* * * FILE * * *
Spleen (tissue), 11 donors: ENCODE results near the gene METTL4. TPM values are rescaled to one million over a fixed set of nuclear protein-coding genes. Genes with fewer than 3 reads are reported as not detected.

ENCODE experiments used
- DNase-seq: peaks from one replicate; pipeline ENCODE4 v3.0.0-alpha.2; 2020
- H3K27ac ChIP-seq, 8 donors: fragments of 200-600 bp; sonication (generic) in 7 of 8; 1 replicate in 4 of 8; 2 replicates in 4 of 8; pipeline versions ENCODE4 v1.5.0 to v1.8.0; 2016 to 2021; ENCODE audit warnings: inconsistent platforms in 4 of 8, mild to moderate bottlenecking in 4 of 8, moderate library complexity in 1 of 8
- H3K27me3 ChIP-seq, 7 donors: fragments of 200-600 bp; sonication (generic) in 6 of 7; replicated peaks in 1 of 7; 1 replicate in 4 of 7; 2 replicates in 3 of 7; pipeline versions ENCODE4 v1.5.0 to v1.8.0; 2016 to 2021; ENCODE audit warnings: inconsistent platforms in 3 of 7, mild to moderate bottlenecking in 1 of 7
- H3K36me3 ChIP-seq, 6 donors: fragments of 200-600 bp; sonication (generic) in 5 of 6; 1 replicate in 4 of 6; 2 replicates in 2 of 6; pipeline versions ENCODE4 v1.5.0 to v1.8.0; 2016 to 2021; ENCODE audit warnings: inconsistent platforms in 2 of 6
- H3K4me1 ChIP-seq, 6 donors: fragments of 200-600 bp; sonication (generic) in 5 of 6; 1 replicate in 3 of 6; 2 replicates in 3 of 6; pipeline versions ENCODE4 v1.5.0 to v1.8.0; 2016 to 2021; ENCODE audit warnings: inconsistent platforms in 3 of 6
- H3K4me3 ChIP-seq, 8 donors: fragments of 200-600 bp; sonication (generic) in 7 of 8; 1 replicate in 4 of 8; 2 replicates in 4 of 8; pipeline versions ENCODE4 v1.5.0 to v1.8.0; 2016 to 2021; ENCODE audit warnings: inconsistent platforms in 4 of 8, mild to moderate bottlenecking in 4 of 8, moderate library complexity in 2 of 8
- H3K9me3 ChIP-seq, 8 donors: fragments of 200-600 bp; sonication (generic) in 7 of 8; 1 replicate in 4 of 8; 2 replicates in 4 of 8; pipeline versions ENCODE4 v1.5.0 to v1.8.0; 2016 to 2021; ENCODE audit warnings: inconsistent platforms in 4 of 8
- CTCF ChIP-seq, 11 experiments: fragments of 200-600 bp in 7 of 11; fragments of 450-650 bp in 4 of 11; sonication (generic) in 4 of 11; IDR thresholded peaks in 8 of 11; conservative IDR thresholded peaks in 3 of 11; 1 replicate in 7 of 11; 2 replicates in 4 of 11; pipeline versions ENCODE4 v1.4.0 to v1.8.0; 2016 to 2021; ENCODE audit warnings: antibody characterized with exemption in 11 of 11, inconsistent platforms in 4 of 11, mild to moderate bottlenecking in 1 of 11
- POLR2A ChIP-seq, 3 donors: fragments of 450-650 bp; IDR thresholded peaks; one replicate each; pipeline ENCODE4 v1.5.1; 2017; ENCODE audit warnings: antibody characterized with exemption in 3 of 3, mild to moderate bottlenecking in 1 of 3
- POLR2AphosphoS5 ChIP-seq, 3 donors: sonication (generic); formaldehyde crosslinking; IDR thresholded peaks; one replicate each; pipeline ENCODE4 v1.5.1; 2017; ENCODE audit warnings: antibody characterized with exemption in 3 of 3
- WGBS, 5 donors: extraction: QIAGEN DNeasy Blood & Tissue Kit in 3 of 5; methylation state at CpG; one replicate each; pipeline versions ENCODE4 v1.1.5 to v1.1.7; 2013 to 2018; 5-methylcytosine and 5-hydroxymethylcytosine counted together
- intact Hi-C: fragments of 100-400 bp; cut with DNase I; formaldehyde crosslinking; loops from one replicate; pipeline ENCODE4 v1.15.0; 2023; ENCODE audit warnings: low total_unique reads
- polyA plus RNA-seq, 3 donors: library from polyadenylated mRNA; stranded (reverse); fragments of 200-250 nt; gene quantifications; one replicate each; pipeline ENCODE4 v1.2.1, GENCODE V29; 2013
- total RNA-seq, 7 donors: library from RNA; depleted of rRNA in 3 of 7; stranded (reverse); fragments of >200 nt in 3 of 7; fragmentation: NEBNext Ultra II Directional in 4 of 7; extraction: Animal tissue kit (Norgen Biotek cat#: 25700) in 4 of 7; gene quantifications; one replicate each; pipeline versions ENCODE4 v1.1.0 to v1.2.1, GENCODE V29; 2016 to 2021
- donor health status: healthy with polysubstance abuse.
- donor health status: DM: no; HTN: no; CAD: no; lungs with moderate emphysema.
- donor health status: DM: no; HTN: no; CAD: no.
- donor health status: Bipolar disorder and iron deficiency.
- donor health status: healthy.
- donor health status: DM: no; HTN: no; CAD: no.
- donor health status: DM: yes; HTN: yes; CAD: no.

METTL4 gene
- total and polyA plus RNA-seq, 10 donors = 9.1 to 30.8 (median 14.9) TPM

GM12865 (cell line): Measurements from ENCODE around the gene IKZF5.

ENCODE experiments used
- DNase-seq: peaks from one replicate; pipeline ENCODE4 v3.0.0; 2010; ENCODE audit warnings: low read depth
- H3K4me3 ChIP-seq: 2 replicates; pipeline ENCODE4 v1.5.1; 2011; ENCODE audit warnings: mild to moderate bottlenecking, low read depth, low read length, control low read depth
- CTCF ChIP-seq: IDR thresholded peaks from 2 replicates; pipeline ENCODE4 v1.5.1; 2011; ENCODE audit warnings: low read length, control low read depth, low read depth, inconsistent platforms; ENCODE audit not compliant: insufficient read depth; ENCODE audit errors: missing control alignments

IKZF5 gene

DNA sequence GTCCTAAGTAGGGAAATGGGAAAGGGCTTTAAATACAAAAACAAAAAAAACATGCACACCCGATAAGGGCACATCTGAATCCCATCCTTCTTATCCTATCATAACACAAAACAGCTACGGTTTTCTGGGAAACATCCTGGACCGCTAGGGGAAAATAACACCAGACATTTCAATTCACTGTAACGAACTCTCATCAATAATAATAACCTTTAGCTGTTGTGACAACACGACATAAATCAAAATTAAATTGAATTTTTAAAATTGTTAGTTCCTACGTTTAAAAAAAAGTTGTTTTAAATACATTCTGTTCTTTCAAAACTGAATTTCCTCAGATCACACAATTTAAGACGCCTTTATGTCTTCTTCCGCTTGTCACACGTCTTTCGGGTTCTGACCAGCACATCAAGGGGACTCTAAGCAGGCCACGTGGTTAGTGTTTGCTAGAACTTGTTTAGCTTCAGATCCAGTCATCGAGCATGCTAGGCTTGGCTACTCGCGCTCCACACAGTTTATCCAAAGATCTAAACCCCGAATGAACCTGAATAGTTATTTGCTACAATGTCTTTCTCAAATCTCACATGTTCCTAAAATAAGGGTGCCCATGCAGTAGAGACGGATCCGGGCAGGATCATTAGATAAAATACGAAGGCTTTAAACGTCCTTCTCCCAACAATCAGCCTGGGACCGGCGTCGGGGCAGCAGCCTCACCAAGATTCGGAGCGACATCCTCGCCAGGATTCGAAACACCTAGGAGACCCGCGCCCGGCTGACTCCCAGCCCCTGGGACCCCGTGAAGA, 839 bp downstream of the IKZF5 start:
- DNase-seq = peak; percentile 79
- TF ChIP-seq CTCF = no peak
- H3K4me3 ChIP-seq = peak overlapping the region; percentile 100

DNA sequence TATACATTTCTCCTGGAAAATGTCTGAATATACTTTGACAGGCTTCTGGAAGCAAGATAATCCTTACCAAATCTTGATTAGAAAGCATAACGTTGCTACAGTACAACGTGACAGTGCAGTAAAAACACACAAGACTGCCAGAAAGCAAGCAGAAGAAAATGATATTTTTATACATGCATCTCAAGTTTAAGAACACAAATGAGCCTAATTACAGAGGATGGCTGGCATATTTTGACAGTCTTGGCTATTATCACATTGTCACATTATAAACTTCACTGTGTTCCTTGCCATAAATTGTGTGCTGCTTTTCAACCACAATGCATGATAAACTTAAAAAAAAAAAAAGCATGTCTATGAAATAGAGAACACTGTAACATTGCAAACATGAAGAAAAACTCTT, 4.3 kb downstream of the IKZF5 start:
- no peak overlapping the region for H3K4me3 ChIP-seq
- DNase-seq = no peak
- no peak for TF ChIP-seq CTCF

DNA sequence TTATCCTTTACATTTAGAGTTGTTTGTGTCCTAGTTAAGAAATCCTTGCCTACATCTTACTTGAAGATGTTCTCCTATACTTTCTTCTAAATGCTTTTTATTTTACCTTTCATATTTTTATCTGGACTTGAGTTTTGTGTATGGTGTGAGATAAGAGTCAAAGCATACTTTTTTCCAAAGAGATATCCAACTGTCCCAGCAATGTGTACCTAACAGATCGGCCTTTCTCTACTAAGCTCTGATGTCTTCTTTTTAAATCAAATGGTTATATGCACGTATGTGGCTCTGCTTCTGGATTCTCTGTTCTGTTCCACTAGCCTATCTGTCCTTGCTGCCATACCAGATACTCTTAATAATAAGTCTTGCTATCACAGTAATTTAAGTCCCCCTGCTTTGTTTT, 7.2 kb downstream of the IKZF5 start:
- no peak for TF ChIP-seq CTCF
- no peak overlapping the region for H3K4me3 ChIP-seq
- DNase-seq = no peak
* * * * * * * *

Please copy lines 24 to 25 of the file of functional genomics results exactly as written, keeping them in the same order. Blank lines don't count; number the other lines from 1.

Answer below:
METTL4 gene
- total and polyA plus RNA-seq, 10 donors = 9.1 to 30.8 (median 14.9) TPM